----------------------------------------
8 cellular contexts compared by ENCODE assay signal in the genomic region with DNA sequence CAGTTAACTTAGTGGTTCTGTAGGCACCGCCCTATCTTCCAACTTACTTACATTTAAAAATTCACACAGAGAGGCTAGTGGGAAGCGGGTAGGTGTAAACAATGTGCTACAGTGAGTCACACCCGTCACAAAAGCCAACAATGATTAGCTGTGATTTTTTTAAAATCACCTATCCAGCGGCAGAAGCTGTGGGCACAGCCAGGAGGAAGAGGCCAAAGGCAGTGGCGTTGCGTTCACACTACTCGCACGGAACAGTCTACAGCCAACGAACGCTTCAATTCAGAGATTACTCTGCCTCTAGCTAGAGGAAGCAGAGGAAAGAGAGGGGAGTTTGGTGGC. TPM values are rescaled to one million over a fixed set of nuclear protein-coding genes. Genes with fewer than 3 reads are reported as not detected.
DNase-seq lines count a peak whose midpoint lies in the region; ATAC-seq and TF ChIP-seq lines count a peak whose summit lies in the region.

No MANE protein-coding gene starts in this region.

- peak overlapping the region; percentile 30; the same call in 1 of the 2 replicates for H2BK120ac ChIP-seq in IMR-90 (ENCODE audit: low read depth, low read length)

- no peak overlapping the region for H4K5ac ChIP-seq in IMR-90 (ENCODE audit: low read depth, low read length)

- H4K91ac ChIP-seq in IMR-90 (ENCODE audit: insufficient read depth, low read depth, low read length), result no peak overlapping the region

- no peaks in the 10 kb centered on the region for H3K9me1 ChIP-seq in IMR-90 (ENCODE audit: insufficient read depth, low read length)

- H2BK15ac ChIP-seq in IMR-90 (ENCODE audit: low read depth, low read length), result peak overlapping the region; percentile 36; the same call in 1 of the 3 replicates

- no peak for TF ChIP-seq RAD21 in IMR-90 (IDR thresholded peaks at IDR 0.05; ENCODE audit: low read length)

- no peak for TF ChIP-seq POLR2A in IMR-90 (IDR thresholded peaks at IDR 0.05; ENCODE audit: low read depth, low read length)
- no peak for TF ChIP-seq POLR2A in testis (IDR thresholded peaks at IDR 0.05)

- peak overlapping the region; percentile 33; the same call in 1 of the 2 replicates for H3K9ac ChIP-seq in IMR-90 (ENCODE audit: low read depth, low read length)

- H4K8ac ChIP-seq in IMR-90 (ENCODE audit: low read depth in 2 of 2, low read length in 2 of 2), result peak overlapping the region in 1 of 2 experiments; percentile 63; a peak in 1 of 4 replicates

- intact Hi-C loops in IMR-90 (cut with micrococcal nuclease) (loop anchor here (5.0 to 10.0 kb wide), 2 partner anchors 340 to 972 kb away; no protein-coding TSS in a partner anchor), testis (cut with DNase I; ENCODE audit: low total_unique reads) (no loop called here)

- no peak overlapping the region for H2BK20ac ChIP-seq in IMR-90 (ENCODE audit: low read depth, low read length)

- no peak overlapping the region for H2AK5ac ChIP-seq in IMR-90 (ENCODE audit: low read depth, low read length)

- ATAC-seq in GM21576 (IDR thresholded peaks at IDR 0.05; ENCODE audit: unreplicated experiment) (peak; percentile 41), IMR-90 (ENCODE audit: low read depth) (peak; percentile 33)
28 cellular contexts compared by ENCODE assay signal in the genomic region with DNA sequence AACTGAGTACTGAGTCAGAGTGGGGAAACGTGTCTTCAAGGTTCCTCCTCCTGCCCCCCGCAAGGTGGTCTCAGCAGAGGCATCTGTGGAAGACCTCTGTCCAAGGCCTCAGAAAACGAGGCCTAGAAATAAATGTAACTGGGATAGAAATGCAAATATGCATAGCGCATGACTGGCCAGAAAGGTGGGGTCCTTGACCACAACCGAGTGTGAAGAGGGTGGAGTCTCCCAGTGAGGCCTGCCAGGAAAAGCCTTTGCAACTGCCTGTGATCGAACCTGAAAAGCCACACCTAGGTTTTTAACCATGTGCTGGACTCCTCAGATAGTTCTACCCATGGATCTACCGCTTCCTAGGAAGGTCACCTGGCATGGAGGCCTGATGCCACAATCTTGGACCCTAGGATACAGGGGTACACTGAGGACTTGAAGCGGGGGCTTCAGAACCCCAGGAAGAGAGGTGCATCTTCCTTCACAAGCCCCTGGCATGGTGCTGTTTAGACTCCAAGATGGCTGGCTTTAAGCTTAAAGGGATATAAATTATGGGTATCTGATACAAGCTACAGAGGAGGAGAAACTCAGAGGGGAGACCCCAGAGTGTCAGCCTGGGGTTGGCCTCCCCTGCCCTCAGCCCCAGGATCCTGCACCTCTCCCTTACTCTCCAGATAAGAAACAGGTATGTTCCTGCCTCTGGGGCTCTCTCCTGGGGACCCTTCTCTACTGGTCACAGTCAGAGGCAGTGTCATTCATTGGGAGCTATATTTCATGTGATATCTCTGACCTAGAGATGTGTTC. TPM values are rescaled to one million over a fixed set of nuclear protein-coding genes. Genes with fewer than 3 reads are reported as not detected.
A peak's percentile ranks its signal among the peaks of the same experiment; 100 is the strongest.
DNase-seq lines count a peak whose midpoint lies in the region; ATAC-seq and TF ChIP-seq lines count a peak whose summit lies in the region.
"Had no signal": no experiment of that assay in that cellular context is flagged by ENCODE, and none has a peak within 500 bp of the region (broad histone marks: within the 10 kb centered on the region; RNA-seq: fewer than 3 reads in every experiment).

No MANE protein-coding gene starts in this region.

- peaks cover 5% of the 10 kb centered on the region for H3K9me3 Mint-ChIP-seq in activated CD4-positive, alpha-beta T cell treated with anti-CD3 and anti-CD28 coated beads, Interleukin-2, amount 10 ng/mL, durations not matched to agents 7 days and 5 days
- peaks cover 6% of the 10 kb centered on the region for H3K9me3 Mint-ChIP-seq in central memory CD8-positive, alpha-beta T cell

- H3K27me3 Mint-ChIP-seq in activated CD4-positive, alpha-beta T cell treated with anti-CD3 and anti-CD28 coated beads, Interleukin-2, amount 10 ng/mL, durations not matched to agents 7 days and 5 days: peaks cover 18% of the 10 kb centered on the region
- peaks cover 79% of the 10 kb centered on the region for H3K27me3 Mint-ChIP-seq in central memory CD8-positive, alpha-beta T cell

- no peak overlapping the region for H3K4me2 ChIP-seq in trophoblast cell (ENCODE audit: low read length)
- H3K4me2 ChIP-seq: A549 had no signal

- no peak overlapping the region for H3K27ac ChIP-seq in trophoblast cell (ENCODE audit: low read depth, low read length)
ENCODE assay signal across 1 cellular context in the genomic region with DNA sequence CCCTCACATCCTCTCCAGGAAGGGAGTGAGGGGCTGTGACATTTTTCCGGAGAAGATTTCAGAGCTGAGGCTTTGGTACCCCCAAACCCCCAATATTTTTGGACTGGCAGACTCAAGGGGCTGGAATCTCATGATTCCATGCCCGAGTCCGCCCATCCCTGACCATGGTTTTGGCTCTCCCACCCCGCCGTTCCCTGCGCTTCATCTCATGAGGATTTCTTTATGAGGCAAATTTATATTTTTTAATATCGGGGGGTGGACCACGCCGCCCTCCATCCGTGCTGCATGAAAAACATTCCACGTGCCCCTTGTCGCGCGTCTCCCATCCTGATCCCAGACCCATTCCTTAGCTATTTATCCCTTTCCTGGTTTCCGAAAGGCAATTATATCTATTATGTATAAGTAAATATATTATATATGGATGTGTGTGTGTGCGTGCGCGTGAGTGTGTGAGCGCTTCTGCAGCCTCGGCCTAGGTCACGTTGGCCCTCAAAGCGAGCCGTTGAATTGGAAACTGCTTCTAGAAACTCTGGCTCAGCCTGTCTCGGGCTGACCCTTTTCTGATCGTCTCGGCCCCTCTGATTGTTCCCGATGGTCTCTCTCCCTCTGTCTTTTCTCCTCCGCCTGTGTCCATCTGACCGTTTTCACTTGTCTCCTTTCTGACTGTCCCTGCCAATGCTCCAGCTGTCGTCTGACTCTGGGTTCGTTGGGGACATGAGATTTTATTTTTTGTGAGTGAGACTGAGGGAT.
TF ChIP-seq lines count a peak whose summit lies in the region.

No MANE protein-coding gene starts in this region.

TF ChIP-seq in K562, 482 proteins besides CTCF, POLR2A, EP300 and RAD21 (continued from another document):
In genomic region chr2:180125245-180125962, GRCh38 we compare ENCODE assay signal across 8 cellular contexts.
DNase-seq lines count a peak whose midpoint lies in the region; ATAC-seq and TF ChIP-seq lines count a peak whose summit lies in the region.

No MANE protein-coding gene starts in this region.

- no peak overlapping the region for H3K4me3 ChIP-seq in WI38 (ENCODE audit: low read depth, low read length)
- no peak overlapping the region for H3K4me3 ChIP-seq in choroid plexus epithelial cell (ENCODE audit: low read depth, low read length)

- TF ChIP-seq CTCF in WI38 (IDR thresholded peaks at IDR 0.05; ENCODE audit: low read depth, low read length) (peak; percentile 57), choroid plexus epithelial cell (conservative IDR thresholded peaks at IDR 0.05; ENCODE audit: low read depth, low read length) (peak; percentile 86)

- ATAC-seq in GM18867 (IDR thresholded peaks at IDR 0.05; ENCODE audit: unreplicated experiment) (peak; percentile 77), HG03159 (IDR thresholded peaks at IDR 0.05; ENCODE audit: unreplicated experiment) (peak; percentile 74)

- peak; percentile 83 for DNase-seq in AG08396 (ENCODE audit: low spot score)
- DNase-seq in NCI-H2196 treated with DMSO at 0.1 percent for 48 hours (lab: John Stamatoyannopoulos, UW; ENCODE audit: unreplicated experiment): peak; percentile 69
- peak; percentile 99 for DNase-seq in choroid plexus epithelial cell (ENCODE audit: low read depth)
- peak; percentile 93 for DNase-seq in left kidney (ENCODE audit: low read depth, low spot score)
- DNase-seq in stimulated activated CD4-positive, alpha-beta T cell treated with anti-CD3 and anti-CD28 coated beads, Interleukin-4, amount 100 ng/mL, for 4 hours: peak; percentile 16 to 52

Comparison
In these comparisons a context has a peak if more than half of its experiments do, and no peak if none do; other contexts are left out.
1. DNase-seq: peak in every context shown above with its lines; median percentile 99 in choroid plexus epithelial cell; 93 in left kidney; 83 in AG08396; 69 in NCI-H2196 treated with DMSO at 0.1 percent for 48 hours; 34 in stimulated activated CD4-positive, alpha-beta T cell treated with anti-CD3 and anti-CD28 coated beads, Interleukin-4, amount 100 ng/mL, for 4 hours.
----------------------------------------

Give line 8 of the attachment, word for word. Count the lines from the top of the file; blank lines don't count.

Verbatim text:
- H2BK15ac ChIP-seq in IMR-90 (ENCODE audit: low read depth, low read length), result peak overlapping the region; percentile 36; the same call in 1 of the 3 replicates